Last edited by Drael646464; 06-17-2018 at 05:57 AM.
    a5cent likes this.
    06-17-2018 04:46 AM
  3. GeorgeOnArm's Avatar
    Successful Business models for Andromeda were clearly defined at least 5 years ago! Watch Microsoft future vision released 2009. Essential technologies were missing. Microsoft is now a credible Surface, gaming and AR/MR hardware leader. With next generation WinCoreOS, C-Shell, all ingredients needed are finally converged at the right timing. The only weak point that can screw up is lack of creative marketing!!!
    06-18-2018 11:09 AM
  4. TechFreak1's Avatar
    Using your definition of "infrastructure" I can see where you are coming from. We both know MS sees a large part of their future and growth in their role as an infrastructure provider. However, we don't share a common understanding of what that means.

    I think that has absolutely nothing to do with anything like Google fiber or end user online services. Certainly not hardware.

    IMHO MS is talking about software infrastructure. Azure cloud is the prime example of what infrastructure means to MS. SQLServer or MS' recent acquisition of github also fit the mold. This is all software infrastructure, used to build, host, manage and enable OTHER software.

    Already today these services are ever more OS agnostic. They don't rely on Windows and UWP is largely irrelevant to anything MS terms "infrastructure".

    I think this is the root cause of why we view MS differently

    Software infrastructure is already MS' most profitable endavor by far. This is why MS' stock has skyrocketed, despite consumers largely perceiving only failure and scratching their heads. MS tossing out windows, UWP and all their hardware would hurt them, but I don't think it would be anywhere close to the type of blow you make it out to be.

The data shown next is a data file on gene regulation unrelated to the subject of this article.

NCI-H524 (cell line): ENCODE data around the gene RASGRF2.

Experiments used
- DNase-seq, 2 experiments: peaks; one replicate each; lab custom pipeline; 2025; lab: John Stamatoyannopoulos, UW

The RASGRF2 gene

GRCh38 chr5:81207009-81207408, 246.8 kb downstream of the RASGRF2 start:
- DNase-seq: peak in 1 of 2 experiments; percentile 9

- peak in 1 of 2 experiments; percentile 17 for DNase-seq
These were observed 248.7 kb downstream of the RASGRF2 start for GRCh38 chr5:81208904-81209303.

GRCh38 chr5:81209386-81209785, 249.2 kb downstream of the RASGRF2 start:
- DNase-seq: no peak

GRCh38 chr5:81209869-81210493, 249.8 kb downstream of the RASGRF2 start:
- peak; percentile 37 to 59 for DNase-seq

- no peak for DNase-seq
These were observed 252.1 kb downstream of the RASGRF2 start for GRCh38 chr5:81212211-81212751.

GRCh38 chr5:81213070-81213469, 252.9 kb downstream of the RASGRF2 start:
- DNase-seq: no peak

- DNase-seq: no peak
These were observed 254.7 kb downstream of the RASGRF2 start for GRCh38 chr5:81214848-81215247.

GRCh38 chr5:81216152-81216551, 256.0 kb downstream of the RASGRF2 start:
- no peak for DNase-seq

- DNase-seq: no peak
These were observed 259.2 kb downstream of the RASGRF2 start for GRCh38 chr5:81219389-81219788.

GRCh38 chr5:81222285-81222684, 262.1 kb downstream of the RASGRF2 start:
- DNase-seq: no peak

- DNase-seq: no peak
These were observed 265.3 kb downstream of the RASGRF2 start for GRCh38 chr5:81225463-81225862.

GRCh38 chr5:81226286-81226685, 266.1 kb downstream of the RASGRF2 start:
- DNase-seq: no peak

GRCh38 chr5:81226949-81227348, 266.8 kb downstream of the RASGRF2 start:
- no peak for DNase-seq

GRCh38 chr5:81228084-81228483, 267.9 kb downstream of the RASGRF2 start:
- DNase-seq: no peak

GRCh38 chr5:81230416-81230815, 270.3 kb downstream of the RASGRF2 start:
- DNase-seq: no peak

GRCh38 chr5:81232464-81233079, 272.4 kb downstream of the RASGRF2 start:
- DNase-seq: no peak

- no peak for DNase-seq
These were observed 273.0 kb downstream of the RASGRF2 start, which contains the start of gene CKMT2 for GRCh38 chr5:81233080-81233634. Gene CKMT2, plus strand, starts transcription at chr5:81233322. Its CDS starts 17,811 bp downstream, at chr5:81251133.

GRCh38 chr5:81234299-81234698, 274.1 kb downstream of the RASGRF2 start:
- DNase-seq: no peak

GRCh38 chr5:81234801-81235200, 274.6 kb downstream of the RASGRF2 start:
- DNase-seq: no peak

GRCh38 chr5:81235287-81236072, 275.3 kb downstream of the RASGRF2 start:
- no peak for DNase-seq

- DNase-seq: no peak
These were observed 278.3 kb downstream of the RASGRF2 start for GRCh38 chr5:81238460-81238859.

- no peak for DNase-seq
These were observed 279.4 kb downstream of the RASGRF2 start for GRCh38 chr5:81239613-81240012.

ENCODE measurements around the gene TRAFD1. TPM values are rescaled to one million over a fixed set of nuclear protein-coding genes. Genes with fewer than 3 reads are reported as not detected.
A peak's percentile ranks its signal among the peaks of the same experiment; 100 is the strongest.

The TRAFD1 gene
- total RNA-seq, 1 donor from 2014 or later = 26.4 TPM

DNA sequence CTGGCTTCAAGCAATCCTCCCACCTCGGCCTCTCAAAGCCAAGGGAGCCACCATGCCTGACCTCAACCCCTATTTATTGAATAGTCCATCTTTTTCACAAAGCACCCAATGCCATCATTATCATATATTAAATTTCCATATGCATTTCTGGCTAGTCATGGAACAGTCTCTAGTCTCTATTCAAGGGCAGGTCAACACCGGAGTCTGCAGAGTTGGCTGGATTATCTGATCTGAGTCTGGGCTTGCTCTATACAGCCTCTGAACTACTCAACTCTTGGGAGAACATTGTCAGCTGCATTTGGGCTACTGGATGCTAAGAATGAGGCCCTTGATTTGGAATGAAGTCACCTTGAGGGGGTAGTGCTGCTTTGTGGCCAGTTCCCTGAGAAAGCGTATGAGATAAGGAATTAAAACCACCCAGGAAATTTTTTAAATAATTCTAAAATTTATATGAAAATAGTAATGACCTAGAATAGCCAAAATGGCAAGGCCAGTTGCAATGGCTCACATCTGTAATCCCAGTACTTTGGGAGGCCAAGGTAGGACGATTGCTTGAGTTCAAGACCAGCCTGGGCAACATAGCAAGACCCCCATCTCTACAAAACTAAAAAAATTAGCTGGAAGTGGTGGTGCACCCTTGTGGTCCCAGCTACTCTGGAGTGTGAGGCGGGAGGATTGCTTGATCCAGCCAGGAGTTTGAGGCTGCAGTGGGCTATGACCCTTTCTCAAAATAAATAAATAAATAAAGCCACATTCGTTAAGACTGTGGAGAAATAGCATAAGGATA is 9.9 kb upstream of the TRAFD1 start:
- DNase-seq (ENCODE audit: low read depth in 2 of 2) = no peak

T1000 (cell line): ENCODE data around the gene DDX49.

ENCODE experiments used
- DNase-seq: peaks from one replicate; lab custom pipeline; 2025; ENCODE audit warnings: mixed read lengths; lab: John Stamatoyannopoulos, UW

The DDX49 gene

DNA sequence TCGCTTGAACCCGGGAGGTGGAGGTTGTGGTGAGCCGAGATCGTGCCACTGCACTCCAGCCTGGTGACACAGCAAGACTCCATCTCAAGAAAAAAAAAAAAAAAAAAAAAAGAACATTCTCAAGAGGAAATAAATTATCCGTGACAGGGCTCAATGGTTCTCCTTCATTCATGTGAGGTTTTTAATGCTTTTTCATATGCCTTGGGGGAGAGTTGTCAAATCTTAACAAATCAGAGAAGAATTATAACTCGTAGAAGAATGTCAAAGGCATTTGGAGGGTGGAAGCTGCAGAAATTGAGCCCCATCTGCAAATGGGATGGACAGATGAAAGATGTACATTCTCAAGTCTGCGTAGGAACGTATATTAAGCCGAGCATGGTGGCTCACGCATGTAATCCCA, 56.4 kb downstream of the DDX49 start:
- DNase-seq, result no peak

For these reasons I disagree that MS' entire story revoles around Windows, UWP and indirectly hardware devices.

    Windows is becoming increasingly difficult to monetize. UWP and devices are important only to MS' personal-computing related efforts, which is already a minority of the company.
    Fair points and I agree that we do view infrastructure differently as in my view is that software cannot work without associated hardware.

    Only time will tell and us speculating about ifs and maybes isn't really going to change much unless decisive action is taken on ramblings from two random people on a forum .
    Laura Knotek and a5cent like this.
    06-26-2018 05:18 AM
  5. a5cent's Avatar
    Fair points and I agree that we do view infrastructure differently as in my view is that software cannot work without associated hardware.

    Only time will tell and us speculating about ifs and maybes isn't really going to change much unless decisive action is taken on ramblings from two random people on a forum .
    Yup, time will tell.

    I didn't really want to add anymore to this, but now need to clarify that absolutely nobody, least of all me, is claiming that software can work without associated hardware. Of course MS will be expanding their data centers and the like, but that's not what they will be selling directly.


    What we're discussing is what MS means when they say "infrastructure". You think MS means "hardware", I think MS means "software". If we google Microsoft + Infrastructure we get a LOT of hits all referring to SOFTWARE infrastructure, which I take as a good indicator of where MS is headed, but of course that doesn't give us a 100% accurate prediction of the future, so we'll see...
    TechFreak1 likes this.
    06-26-2018 06:01 PM
  6. TechFreak1's Avatar
    Yup, time will tell.

    I didn't really want to add anymore to this, but now need to clarify that absolutely nobody, least of all me, is claiming that software can work without associated hardware. Of course MS will be expanding their data centers and the like, but that's not what they will be selling directly.


    What we're discussing is what MS means when they say "infrastructure". You think MS means "hardware", I think MS means "software". If we google Microsoft + Infrastructure we get a LOT of hits all referring to SOFTWARE infrastructure, which I take as a good indicator of where MS is headed, but of course that doesn't give us a 100% accurate prediction of the future, so we'll see...
    Yup, we'll just have to wait and see... (as things can change last minute i.e surface mini) unless you happen to have a crystal ball somewhere that you're not telling us about .
    a5cent likes this.
    06-26-2018 07:37 PM